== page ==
Python 3.0 and repr

Mark Tolonen M8R-yfto6h at mailinator.com
Sun Sep 28 19:13:31 CEST 2008


I don't understand the behavior of the interpreter in Python 3.0.  I am 
working at a command prompt in Windows (US English), which has a terminal 
encoding of cp437.

In Python 2.5:

    Python 2.5 (r25:51908, Sep 19 2006, 09:52:17) [MSC v.1310 32 bit 
(Intel)] on win
    32
    Type "help", "copyright", "credits" or "license" for more information.
    >>> x=u'\u5000'
    >>> x
    u'\u5000'

In Python 3.0:

    Python 3.0rc1 (r30rc1:66507, Sep 18 2008, 14:47:08) [MSC v.1500 32 bit 
(Intel)]
    on win32
    Type "help", "copyright", "credits" or "license" for more information.
    >>> x='\u5000'
    >>> x
    Traceback (most recent call last):
      File "<stdin>", line 1, in <module>
      File "c:\dev\python30\lib\io.py", line 1486, in write
        b = encoder.encode(s)
      File "c:\dev\python30\lib\encodings\cp437.py", line 19, in encode
        return codecs.charmap_encode(input,self.errors,encoding_map)[0]
    UnicodeEncodeError: 'charmap' codec can't encode character '\u5000' in 
position
    1: character maps to <undefined>

Where I would have expected

    >>> x
    '\u5000'

Shouldn't a repr() of x work regardless of output encoding?  Another test:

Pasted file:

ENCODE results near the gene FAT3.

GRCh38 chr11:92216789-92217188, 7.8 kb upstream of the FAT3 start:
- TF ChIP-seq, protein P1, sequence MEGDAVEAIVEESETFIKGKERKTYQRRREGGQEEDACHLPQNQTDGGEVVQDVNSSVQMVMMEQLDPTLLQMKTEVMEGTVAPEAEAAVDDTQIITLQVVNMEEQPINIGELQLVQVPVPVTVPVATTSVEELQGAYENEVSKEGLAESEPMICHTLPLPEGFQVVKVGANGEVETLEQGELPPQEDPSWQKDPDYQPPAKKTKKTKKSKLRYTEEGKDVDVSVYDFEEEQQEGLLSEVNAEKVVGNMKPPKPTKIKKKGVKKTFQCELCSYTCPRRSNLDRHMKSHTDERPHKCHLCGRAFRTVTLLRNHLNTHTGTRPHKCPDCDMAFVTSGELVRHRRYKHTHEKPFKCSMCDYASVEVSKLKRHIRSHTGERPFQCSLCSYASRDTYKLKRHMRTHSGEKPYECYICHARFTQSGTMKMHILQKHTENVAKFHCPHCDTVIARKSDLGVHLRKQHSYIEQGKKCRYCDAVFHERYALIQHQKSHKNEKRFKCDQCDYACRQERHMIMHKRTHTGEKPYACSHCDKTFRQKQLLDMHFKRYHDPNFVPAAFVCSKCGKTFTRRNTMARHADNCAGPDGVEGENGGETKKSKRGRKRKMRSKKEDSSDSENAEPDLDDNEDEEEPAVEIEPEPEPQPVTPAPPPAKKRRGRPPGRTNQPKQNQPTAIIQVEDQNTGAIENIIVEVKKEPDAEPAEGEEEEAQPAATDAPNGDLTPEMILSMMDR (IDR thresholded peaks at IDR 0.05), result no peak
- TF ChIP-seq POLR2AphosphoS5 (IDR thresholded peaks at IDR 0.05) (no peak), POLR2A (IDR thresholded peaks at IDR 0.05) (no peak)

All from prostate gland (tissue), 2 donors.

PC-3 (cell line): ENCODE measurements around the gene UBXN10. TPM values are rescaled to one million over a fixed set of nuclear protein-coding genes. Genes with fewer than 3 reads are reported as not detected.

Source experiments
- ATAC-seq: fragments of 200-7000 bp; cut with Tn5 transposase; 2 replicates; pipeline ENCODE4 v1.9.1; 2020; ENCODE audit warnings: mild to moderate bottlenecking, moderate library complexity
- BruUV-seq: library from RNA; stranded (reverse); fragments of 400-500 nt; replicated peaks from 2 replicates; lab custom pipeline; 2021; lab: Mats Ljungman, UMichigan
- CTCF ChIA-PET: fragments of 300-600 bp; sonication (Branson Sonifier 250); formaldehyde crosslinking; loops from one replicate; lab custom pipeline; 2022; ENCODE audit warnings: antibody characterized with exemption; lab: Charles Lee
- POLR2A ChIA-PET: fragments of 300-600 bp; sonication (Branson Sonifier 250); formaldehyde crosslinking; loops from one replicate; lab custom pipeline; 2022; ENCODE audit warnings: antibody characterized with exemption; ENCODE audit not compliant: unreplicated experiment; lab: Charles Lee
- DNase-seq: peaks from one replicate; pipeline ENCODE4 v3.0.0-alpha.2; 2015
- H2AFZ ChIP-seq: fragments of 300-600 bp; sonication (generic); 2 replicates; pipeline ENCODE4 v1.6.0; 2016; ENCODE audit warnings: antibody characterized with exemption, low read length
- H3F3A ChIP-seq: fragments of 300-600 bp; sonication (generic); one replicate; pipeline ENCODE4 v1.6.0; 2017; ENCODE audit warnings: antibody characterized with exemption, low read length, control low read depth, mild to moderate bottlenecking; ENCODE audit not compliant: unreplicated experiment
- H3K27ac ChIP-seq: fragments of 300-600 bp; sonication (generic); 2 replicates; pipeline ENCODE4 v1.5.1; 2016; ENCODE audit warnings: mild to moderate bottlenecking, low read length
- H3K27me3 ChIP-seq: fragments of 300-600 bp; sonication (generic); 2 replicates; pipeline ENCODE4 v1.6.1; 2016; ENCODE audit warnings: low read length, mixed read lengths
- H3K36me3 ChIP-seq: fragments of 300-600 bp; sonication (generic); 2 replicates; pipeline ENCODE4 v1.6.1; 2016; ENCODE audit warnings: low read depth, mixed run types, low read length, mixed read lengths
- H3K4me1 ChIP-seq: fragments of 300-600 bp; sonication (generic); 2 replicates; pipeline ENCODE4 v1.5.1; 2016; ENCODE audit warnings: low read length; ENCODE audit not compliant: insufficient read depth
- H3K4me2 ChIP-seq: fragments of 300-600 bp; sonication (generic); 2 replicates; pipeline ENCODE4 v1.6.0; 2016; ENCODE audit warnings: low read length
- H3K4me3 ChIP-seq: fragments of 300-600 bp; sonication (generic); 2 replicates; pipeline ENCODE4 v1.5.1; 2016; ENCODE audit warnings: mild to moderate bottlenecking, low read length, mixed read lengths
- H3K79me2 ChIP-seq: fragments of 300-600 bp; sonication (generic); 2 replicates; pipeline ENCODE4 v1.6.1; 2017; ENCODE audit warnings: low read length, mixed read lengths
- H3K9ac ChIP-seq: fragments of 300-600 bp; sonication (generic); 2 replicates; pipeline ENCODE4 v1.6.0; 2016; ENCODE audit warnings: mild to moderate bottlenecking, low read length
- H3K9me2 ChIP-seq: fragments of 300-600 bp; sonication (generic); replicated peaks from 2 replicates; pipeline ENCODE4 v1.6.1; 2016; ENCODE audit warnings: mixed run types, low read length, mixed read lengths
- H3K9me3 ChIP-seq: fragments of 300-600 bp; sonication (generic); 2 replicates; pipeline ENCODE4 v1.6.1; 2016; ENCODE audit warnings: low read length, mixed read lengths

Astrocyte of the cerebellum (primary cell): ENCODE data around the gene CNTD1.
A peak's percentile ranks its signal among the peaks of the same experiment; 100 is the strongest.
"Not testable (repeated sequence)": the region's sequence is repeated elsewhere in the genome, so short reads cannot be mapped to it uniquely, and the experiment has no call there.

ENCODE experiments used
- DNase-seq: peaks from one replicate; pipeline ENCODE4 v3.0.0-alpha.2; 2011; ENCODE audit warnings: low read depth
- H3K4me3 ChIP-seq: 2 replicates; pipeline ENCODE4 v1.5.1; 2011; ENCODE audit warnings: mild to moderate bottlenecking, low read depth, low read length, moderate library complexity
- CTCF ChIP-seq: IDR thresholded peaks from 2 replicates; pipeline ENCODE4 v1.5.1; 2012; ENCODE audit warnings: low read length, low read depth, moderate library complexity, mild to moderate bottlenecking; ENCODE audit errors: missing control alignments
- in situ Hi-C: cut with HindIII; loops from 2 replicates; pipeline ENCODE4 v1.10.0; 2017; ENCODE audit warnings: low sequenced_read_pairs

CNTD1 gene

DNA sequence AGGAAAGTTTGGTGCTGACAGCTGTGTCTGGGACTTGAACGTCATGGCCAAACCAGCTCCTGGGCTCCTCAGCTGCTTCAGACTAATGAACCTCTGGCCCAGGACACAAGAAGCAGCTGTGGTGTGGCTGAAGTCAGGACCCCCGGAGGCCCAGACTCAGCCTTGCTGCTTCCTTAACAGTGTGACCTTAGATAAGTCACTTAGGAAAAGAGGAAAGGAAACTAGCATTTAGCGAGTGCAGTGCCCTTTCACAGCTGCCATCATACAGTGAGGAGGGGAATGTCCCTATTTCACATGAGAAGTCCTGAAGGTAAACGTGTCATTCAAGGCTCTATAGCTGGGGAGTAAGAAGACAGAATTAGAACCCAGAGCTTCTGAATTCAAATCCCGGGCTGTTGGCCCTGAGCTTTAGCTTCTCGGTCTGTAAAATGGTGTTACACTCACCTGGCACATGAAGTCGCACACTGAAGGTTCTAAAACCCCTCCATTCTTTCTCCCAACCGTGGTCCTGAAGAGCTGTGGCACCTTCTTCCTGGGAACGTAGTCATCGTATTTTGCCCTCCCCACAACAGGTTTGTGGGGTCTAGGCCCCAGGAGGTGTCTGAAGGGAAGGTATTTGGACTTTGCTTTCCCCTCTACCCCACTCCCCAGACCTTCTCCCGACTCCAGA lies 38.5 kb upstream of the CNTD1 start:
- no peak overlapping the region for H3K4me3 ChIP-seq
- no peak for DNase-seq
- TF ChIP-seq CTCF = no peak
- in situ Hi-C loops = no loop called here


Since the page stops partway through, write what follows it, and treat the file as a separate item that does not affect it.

Python 3.0rc1 (r30rc1:66507, Sep 18 2008, 14:47:08) [MSC v.1500 32 bit 
(Intel)]
    on win32
    Type "help", "copyright", "credits" or "license" for more information.
    >>> bytes(range(256)).decode('cp437')
    '\x00\x01\x02\x03\x04\x05\x06\x07\x08\t\n\x0b\x0c\r\x0e\x0f\x10\x11\x12\x13\x14\
    x15\x16\x17\x18\x19\x1a\x1b\x1c\x1d\x1e\x1f 
!"#$%&\'()*+,-./0123456789:;<=>?@ABC
    DEFGHIJKLMNOPQRSTUVWXYZ[\\]^_`abcdefghijklmnopqrstuvwxyz{|}~\x7fÇüéâäàåçêëèïîìÄÅ
    ÉæÆôöòûùÿÖÜ¢£¥₧ƒáíóúñѪº¿⌐¬½¼¡«»░▒▓│┤╡╢╖╕╣║╗╝╜╛┐└┴┬├─┼╞╟╚╔╩╦╠═╬╧╨╤╥╙╘╒╓╫╪┘┌█▄▌▐▀
    αßΓπΣσµτΦΘΩδ∞φε∩≡±≥≤⌠⌡÷≈°∙·√ⁿ²■\xa0'
    >>> bytes(range(256)).decode('cp437')[255]
    '\xa0'

Characters that cannot be displayed in cp437 are being escaped, such as 
0x00-0x1F, 0x7F, and 0xA0.  Even if I incorrectly decode a value, if the 
character exists in cp437, it is displayed:

    >>> bytes(range(256)).decode('latin-1')[255]
    'ÿ'

However, for a character that isn't supported by cp437, incorrectly decoded:

    >>> bytes(range(256)).decode('cp437')[254]
    '■'
    >>> bytes(range(256)).decode('latin-1')[254]
    Traceback (most recent call last):
      File "<stdin>", line 1, in <module>
      File "c:\dev\python30\lib\io.py", line 1486, in write
        b = encoder.encode(s)
      File "c:\dev\python30\lib\encodings\cp437.py", line 19, in encode
        return codecs.charmap_encode(input,self.errors,encoding_map)[0]
    UnicodeEncodeError: 'charmap' codec can't encode character '\xfe' in 
position 1:
     character maps to <undefined>

Why not display '\xfe' here?  It seems like this inconsistency would make it 
difficult to write things like doctests that weren't dependent on the 
tester's terminal.  It also makes it difficult to inspect variables without 
hex(ord(n)) on a character-by-character basis.  Maybe repr() should always 
display the ASCII representation with escapes for all other characters, 
especially considering the "repr() should produce output suitable for eval() 
when possible" rule.

What are others' opinions?  Any insight to this design decision?

-Mark





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